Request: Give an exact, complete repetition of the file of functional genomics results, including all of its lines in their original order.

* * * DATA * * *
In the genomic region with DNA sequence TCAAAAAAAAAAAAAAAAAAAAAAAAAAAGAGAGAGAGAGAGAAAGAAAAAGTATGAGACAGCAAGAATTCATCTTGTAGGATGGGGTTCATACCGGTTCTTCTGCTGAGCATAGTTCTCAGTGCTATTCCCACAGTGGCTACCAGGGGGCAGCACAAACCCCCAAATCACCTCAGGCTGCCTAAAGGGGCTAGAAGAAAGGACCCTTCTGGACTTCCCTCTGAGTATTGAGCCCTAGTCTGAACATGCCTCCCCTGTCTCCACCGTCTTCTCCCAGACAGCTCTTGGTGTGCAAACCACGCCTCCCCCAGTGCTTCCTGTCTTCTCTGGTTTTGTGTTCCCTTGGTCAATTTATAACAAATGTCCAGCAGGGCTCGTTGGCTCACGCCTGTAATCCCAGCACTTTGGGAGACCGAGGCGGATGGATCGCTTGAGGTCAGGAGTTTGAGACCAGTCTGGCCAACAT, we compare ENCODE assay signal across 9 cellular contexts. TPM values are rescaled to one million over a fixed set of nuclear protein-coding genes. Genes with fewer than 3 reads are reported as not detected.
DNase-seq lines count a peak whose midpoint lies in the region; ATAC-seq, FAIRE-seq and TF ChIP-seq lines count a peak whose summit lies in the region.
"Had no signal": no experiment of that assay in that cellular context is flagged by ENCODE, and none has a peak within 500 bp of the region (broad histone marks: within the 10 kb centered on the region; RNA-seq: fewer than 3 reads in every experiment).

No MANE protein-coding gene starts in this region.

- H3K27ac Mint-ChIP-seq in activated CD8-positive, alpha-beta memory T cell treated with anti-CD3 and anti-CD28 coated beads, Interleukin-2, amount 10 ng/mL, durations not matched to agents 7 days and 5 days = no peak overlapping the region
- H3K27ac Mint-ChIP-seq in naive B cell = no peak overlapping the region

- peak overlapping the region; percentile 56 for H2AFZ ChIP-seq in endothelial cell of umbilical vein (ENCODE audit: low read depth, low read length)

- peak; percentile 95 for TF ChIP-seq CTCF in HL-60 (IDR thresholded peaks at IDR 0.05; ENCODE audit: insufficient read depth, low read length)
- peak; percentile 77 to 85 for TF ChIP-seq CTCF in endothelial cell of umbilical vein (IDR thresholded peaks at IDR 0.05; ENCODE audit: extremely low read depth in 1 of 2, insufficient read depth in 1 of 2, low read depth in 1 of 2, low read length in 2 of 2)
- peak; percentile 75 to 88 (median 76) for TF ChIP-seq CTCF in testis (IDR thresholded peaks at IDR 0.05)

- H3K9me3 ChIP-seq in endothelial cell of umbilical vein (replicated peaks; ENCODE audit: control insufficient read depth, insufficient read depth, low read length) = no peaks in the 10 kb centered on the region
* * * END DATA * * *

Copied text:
In the genomic region with DNA sequence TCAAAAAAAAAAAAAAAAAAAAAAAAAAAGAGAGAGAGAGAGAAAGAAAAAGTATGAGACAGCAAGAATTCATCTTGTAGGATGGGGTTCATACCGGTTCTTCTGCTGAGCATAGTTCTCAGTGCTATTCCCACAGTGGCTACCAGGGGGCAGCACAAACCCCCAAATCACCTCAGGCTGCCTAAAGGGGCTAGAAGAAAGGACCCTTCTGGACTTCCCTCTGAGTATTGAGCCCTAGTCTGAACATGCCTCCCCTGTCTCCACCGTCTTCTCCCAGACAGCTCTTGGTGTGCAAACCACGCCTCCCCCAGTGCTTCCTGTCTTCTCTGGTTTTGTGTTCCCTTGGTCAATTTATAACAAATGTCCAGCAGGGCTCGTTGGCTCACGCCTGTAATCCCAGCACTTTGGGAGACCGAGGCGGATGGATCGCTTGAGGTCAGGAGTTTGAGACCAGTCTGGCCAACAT, we compare ENCODE assay signal across 9 cellular contexts. TPM values are rescaled to one million over a fixed set of nuclear protein-coding genes. Genes with fewer than 3 reads are reported as not detected.
DNase-seq lines count a peak whose midpoint lies in the region; ATAC-seq, FAIRE-seq and TF ChIP-seq lines count a peak whose summit lies in the region.
"Had no signal": no experiment of that assay in that cellular context is flagged by ENCODE, and none has a peak within 500 bp of the region (broad histone marks: within the 10 kb centered on the region; RNA-seq: fewer than 3 reads in every experiment).

No MANE protein-coding gene starts in this region.

- H3K27ac Mint-ChIP-seq in activated CD8-positive, alpha-beta memory T cell treated with anti-CD3 and anti-CD28 coated beads, Interleukin-2, amount 10 ng/mL, durations not matched to agents 7 days and 5 days = no peak overlapping the region
- H3K27ac Mint-ChIP-seq in naive B cell = no peak overlapping the region

- peak overlapping the region; percentile 56 for H2AFZ ChIP-seq in endothelial cell of umbilical vein (ENCODE audit: low read depth, low read length)

- peak; percentile 95 for TF ChIP-seq CTCF in HL-60 (IDR thresholded peaks at IDR 0.05; ENCODE audit: insufficient read depth, low read length)
- peak; percentile 77 to 85 for TF ChIP-seq CTCF in endothelial cell of umbilical vein (IDR thresholded peaks at IDR 0.05; ENCODE audit: extremely low read depth in 1 of 2, insufficient read depth in 1 of 2, low read depth in 1 of 2, low read length in 2 of 2)
- peak; percentile 75 to 88 (median 76) for TF ChIP-seq CTCF in testis (IDR thresholded peaks at IDR 0.05)

- H3K9me3 ChIP-seq in endothelial cell of umbilical vein (replicated peaks; ENCODE audit: control insufficient read depth, insufficient read depth, low read length) = no peaks in the 10 kb centered on the region